Image above: João Goulão with VIEW editor Brian Pelan

João Goulão, the Drugs and Alcohol National Coordinator in Portugal, at his office in Lisbon

VIEW editor Brian Pelan travelled to Lisbon in Portugal to hear at first hand from the country’s Drugs and Alcohol National Coordinator João Goulão on how they have led the way in Europe on tackling addiction-related issues

I left Ireland just as Storm Ciara was hitting Ireland and the UK. All my research on addiction for this issue of VIEW had shown that a visit to Portugal was a must. I was keen to find out how the country had found its way out of a heroin epidemic that had ravaged many of its inhabitants. I also wanted to know what lessons can we learn from its harm reduction policies.

In the 1990s, Portugal was in the grip of heroin addiction which affected all sectors of society. The country also had the highest rate of HIV infection in the entire European Union.

In 2001, nearly two decades later, Portugal became the first country to decriminalise the possession and consumption of all illicit substances and witnessed a huge reduction in drug use. Rather than being arrested, those caught with a personal supply might be given a warning, a small fine, or told to appear before a local commission – a doctor, a lawyer and a social worker – about treatment, harm reduction, and the support services that were available to them.

Our overall policy is about trying to focus on the needs of each citizen. Drug addiction is not a crime. It does not improve with imprisonment

I met João Goulão at the offices of SICAD (The Intervention Service on Addictive Behaviours and Dependencies) in Lisbon. He is credited as being one of the architects of Portugal’s drug policy which was established in 2000.

From 2009 to 2015, he served as chairman of the European Monitoring Centre for Drugs and Drug Addiction and has been a delegate at the United Nations Commission on Narcotic Drugs.

How important was it for Portugal to decriminalise drug consumption in 2001, I asked João?

“The policy change was based on the idea that drug addiction is mostly a health and social issue rather than a criminal/justice issue. Decriminalisation was important because it meant that the country moved away from the stigma and segregation of people to a more inclusive set of policies for drug users.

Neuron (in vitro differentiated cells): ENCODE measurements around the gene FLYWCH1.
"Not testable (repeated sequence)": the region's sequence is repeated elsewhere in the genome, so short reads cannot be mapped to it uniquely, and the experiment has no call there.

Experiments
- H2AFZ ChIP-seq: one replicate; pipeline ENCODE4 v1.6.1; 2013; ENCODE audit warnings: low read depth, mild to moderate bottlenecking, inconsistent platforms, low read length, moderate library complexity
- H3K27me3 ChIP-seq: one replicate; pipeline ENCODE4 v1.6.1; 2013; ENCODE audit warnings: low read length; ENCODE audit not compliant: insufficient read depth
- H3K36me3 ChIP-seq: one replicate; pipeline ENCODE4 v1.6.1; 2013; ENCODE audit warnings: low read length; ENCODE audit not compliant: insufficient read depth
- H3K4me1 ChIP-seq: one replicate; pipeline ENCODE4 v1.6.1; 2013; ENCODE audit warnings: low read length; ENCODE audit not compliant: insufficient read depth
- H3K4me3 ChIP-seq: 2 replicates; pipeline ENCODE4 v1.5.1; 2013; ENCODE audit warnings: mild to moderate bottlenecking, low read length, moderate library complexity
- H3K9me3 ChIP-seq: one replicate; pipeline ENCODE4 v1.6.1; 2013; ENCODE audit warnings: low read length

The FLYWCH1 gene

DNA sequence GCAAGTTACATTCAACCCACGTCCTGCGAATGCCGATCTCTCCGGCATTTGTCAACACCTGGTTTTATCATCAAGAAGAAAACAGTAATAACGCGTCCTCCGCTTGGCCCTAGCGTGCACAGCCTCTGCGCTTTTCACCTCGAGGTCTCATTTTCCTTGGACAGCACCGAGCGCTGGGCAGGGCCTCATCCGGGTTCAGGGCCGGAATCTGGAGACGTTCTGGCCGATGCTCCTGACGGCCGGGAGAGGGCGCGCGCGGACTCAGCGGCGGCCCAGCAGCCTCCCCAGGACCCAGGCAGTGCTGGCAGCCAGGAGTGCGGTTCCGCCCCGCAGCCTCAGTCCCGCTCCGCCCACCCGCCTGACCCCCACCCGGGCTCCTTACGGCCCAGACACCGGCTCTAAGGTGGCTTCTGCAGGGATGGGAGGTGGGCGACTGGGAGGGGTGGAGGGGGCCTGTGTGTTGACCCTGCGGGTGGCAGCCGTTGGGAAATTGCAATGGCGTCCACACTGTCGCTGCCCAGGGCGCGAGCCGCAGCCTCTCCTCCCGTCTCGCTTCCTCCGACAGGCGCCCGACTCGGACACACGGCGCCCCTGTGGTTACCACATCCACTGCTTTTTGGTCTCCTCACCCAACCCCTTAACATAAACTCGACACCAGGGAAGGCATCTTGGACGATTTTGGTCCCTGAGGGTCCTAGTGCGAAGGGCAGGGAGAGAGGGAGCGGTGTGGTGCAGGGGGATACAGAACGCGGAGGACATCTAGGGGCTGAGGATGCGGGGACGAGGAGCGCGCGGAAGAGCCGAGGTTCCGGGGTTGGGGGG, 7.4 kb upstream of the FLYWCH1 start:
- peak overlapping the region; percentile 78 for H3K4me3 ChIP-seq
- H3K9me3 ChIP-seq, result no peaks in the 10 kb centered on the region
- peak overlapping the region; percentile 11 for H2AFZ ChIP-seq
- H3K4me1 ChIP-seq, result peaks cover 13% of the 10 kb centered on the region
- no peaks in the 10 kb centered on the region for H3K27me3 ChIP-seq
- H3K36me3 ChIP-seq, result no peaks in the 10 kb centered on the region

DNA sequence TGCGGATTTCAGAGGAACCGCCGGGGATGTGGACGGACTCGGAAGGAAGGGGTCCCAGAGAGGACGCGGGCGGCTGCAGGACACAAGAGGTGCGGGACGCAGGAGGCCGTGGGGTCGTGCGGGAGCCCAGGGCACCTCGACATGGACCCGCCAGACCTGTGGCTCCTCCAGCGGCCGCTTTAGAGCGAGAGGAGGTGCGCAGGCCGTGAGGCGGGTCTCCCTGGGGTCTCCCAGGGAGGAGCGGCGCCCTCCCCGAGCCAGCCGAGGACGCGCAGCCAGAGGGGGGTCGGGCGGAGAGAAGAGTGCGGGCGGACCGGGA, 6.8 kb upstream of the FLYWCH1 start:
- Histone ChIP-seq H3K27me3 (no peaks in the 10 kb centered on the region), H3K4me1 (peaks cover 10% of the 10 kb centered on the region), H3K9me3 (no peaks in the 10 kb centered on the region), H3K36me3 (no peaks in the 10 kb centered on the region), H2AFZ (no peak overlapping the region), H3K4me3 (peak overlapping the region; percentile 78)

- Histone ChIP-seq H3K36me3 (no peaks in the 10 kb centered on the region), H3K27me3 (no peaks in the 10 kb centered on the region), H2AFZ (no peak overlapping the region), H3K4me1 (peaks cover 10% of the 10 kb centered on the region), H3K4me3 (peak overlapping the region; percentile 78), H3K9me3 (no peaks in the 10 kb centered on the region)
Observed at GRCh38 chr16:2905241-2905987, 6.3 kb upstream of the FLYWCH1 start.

“Decriminalisation, along with a set of other policies (prevention, treatment, harm reduction and reintegration) led us to an improvement in indicators for overdoses, HIV infection and criminality since our strategy was put in place.”

Was there much opposition to these policies from politicians and other people who argued that decriminalisation would encourage drug use?

“Yes. It was discussed at our parliament,” replied João. “You had left-wing parties supporting the idea and conservatives opposing it who argued that drug use would increase, children would start using drugs, and that ‘Portugal would become a paradise for drugs users’.

“But now no one in Portugal keeps to that idea. Today there is a broad consensus about the benefits of decriminalisation.

“Following the world economic crash in 2008 we had a bit of a relapse with people going back to injecting drugs. After a lot of discussion we have opened our first mobile safe injecting facility in Lisbon and we are preparing the opening of two more fixed facilities in the city. We may also open one in Porto.”

I was curious to know what type of help is available if you have a drug addiction issue in Portugal.

“Treatment is free in Portugal. We have a quite solid network of centres throughout the country,” said João. “It’s an open door policy for free. The outpatient clinics are the gateway to the system. Help for people is very fast. We do not have a big waiting list.”

What is the situation like in Portugal when it comes to alcohol consumption?

“Alcohol use is the most severe addictive issue that we have in Portugal. We have recently seen some improvement among young people. There is still a huge acceptance of using alcohol in our culture.”

He also said that people becoming addicted to prescribed opioids was not a huge issue in Portugal at the moment.

“We have a quite different tradition when it comes to prescribing opiates to the US and other countries as our doctors are very cautious about prescribing.

“It is not an issue now but we are anticipating that it might arise given the situation that people can now order opiates on the internet.”

“Our overall policy is about trying to focus on the needs of each citizen. Drug addiction is not a crime. It does not improve with imprisonment.”

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